"Michael Jackson could make you forget he was so young." So writes Suzee Ikeda, a Motown artist and A&R assistant who was a creative confidante of a teenaged Michael, in her introductory essay to Hello World: The Motown Solo Collection
, a 3-CD set that features every Michael Jackson recording released from 1971 to 1975, plus the Motown-era songs that were released after he left the company.
At the height of the Jackson 5 mania in 1970-71, a solo career for young Michael was not a given. But when Donny Osmond went solo while staying in the Osmonds family group, Michael went solo as well, and was given material that made him sound more mature. "Got To Be There," his first solo hit, featured a stunning, declamatory phrase that provided the name of this collection.
The LP Got To Be There, released in January 1972, was followed by Ben, after the No. 1 hit title song from a film about a pet rat. Ben was first issued with a cover featuring lurid artwork from the film, which was quickly replaced by a simpler image of Michael Jackson; this package reproduces both covers in the 48-page booklet.
Music And Me was next, featuring a few Adult Contemporary covers, followed by Forever, Michael, which had a harder dance age; it included the now-classic hits "We're Almost There" and "Just A Little Bit Of You."
Although Michael Jackson and the Jackson 5 left Motown in 1975 to go to Epic Records, that wasn't the end of the story. "One Day In Your Life," released in the aftermath of Michael Jackson's solo Off The Wall, turned into a No. 1 hit in the U.K. and top 40 AC in the U.S. Following the crazy ride of Thriller, Motown released Farewell My Summer Love, a batch of songs from the vault with contemporary overdubs; the title song went top 10 R&B. There's more: in 1986 Motown issued Looking Back To Yesterday, a collection of more vault masters - some with the Jackson 5 - that contained further unexpected gems.
Hello World has all of that and these extra gems: all nine songs from Farewell My Summer Love are included in their original, undubbed mixes. Plus, the label has unearthed the original mix of "Twenty-Five Miles," Michael's cover of the Edwin Starr hit that has previously been available only in a 1987 vault collection. It's all in a splendid, hard-backed 8"x 5.5" package with an introductory essay by Motown's Suzee Ikeda, a main essay by Mark Anthony Neal, pages of annotations, rare photos and repros of the LP jackets. It's deserving of the one of the greatest performers the world has ever known, at any age.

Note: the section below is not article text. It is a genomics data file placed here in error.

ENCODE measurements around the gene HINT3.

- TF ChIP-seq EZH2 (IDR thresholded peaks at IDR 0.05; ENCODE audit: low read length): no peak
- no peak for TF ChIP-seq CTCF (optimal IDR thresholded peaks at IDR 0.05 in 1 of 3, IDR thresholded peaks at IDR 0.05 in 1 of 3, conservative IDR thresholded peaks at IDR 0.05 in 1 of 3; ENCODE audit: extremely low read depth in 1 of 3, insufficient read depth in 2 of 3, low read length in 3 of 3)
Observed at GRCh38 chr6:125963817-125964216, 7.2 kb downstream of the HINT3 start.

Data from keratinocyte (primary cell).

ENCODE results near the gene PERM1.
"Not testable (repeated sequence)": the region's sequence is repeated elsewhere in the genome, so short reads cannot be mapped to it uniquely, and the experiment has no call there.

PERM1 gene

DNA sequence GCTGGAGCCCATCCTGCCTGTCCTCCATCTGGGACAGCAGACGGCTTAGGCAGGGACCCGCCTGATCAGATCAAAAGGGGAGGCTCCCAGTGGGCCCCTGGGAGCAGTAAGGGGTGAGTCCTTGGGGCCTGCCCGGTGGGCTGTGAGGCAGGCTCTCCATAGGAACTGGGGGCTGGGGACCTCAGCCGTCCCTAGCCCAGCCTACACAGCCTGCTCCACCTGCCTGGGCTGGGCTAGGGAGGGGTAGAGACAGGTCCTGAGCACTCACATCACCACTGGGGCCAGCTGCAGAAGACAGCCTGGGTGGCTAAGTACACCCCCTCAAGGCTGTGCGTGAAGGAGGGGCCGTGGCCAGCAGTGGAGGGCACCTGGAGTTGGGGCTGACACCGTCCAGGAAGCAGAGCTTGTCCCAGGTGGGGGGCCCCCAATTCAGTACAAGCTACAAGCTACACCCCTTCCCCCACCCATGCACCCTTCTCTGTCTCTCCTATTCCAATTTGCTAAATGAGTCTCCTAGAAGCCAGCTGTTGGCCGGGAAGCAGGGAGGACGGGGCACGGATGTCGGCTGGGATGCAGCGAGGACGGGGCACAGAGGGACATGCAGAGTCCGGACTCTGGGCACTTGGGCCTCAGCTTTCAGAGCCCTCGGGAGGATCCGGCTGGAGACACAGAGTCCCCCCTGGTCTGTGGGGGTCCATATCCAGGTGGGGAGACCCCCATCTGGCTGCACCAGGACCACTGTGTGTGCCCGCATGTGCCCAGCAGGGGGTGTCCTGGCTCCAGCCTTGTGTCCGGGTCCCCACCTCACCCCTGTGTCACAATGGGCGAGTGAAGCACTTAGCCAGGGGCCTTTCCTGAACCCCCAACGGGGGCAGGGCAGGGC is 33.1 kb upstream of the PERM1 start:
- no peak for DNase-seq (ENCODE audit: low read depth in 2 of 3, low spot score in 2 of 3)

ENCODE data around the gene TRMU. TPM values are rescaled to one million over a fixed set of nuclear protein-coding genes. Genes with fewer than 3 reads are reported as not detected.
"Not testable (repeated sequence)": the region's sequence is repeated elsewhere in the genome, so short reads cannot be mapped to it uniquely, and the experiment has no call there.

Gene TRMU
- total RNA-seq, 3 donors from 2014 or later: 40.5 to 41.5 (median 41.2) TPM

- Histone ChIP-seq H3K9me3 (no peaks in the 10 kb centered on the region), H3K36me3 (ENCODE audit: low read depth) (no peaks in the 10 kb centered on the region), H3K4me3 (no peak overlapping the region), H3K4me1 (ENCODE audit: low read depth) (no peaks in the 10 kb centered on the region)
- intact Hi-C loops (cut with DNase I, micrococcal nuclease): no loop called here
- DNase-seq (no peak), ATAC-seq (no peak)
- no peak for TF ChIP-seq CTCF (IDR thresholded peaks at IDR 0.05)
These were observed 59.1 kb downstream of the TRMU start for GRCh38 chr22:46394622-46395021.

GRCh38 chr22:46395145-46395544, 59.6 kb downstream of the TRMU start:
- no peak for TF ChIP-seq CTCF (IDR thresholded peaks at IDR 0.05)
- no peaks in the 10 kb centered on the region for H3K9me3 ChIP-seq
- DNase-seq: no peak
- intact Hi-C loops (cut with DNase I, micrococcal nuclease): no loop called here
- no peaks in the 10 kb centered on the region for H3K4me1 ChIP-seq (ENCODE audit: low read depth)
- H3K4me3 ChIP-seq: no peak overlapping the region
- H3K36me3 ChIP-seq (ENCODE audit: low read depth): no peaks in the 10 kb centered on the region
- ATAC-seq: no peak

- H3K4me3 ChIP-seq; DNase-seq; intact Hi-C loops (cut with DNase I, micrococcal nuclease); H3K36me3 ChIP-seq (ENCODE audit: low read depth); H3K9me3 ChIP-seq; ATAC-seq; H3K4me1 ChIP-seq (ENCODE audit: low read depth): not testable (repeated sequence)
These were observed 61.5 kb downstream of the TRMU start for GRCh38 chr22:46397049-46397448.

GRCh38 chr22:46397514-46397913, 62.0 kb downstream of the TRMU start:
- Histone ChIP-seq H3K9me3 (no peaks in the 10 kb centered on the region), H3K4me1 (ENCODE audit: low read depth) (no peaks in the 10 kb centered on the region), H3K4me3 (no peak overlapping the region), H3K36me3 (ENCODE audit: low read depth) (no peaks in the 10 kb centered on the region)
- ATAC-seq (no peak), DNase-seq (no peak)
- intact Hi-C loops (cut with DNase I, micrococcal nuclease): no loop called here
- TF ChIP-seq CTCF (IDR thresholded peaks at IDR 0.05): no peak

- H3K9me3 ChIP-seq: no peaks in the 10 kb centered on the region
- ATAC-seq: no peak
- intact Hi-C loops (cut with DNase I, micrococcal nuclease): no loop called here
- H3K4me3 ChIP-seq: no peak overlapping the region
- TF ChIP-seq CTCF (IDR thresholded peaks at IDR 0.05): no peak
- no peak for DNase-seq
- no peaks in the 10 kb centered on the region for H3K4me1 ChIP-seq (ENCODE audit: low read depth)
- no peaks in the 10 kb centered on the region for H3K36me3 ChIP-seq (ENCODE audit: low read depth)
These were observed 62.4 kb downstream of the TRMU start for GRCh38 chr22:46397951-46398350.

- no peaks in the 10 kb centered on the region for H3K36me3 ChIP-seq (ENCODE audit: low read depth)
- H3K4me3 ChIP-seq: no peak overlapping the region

Rolling Stone - p.784 stars out of 5
-- "Jackson summoned pains beyond the realm of adolescent experience on his aching cover of 'Ain't No Sunshine'....'Ben' remains eerie and extraordinary."
Entertainment Weekly - p.58
"[This] collection of Jackson's 1971-75 solo work is a sad but timely reminder of how gifted he was from the start." -- Grade: A-
Released only a matter of days after Michael Jackson's tragic June 2009 passing but in the works long before that, Hip-O Select's HELLO WORLD: THE MOTOWN SOLO COLLECTION collects the entirety of his solo recordings for Motown in a triple-disc set. Although Michael had some major hits during this period--notably "Got to Be There," "Ben," and "Rockin' Robin," all Top Five hits on both the pop and Black Singles charts--it's fair to call these years Jackson's awkward adolescence, perched partway between the preteen dynamo of the Jackson Five and the cool, confident entertainer of OFF THE WALL. There's nothing new here for collectors, but much of this material has been out-of-print for a long time, so it's useful putting the somewhat forgotten recordings of a major artist back in circulation even if the music doesn't hold any new insights. Essentially, these three discs confirm the basic narrative of Michael Jackson's career to be correct: he was drifting at Motown as a solo artist, trapped both by his adolescence and the unwillingness of the label to give him anything to do other than follow shifting trends from bubblegum soul to disco. Naturally, the aforementioned big hits retain their power and there are some gems scattered throughout each of the discs--and those gems come entirely from Jackson's pure, natural charisma--which may be reason enough for serious fans to get this handsomely produced set.